Healthy food certification out of reach in Wilton

Each year, the Connecticut State Department of Education (CSDE) requires Connecticut school districts to sign the healthy food certification statement, certifying whether “all food items made available for sale to students will meet the Connecticut Nutrition Standards.”

“They poke around every year and encourage us [to participate], but there are no ... penalties for not doing it,” Financial Director Ken Post told the Board of Education during its June 12 meeting.

The Connecticut Nutrition Standards apply to foods offered for sale to students separately from a reimbursable school lunch or breakfast in public schools. The standards focus on:

  • Limiting fat, saturated fat, trans fat, sodium and sugars;

  • Moderating portion sizes;

  • Promoting increased intake of nutrient-dense foods.

According to CSDE, 12 of 33 school districts in Fairfield County participated in the healthy food certification program during the 2013-14 school year.

Food items offered at Miller-Driscoll, Cider Mill and Middlebrook are in compliance with the state’s nutrition standards. But food items sold in the school store at Wilton High School and bake sales held in school do not comply.

Because of the high school, Mr. Post said, the Wilton school district currently does not participate in the certification program.

If the Wilton school district decided to sign the statement, said Mr. Post, student bake sales, fund-raising activities on school premises that involve food, and certain foods sold in the school store and in vending machines would no longer be permitted.

According to the CSDE, foods that do not meet the Connecticut Nutrition Standards may be sold to students on school premises if the local board of education votes to allow exemptions and the following conditions are met:

  • The sale is in connection with an event occurring after the end of the regular school day or on the weekend;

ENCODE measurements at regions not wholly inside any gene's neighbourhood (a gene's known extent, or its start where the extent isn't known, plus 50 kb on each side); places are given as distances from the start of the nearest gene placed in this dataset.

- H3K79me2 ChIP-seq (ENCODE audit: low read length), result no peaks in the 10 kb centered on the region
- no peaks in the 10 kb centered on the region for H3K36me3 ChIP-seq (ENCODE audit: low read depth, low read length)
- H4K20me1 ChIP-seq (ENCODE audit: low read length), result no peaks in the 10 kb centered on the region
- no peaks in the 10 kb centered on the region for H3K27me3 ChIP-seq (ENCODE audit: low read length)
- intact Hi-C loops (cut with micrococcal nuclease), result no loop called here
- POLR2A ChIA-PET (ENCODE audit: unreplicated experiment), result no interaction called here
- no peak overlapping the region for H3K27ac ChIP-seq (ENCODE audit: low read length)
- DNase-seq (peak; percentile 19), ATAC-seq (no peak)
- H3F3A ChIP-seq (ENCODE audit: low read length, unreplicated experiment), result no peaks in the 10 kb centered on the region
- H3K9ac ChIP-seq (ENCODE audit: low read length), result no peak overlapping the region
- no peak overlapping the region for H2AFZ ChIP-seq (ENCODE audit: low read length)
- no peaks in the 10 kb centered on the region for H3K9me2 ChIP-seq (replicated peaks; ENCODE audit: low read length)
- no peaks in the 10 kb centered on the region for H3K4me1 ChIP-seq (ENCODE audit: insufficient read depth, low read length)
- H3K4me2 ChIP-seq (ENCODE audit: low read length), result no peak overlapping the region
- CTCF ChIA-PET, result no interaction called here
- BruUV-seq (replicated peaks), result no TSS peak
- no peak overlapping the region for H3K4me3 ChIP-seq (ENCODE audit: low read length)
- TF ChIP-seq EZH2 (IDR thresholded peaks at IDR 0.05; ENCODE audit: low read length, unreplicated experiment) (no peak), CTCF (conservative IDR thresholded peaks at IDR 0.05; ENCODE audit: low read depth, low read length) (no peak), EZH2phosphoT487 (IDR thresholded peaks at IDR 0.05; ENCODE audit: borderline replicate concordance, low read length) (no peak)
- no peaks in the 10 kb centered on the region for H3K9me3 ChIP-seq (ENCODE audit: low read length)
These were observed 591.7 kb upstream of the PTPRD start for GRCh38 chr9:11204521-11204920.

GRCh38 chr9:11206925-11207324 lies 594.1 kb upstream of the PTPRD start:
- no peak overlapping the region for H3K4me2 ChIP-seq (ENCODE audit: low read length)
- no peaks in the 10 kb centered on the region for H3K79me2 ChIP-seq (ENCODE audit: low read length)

• The sale is at the location of the event;

  • The foods are not sold from a vending machine or school store.

The Connecticut Nutrition Standards groups foods into six categories: snacks, entrees, non-entree combination foods, fruits and vegetables, cooked grains, and soups.

Under the Connecticut Nutrition Standards, a food item must meet all of the nutritional standards for the specific food category to which it belongs, and meet at least one of three general standards in order to be sold to students:

  • Whole grain-rich foods;

  • Fruits, vegetables, dairy or protein foods must be the first ingredient;

  • Combination food that contains at least one-quarter cup of fruit and/or vegetable.

School districts that participate in the National School Lunch Program and certify compliance with the Connecticut Nutrition Standards each year receive reimbursement, said Mr. Post.

“I don’t remember the exact amount of dollars that they would give us for the food program, but I believe it’s less than $10,000,” Mr. Post told the board.

He said “there are a number of schools in the area that are considering coming off the school lunch program, if they aren’t by now, because it just restricts so much of what we can serve.”

Board member Chris Stroup said he would like to understand “what the delta is between what we serve and what would be considered appropriate under the standards.”

At the board’s request, Mr. Post agreed to provide further information regarding the types of food that do not meet the Connecticut Nutrition Standards.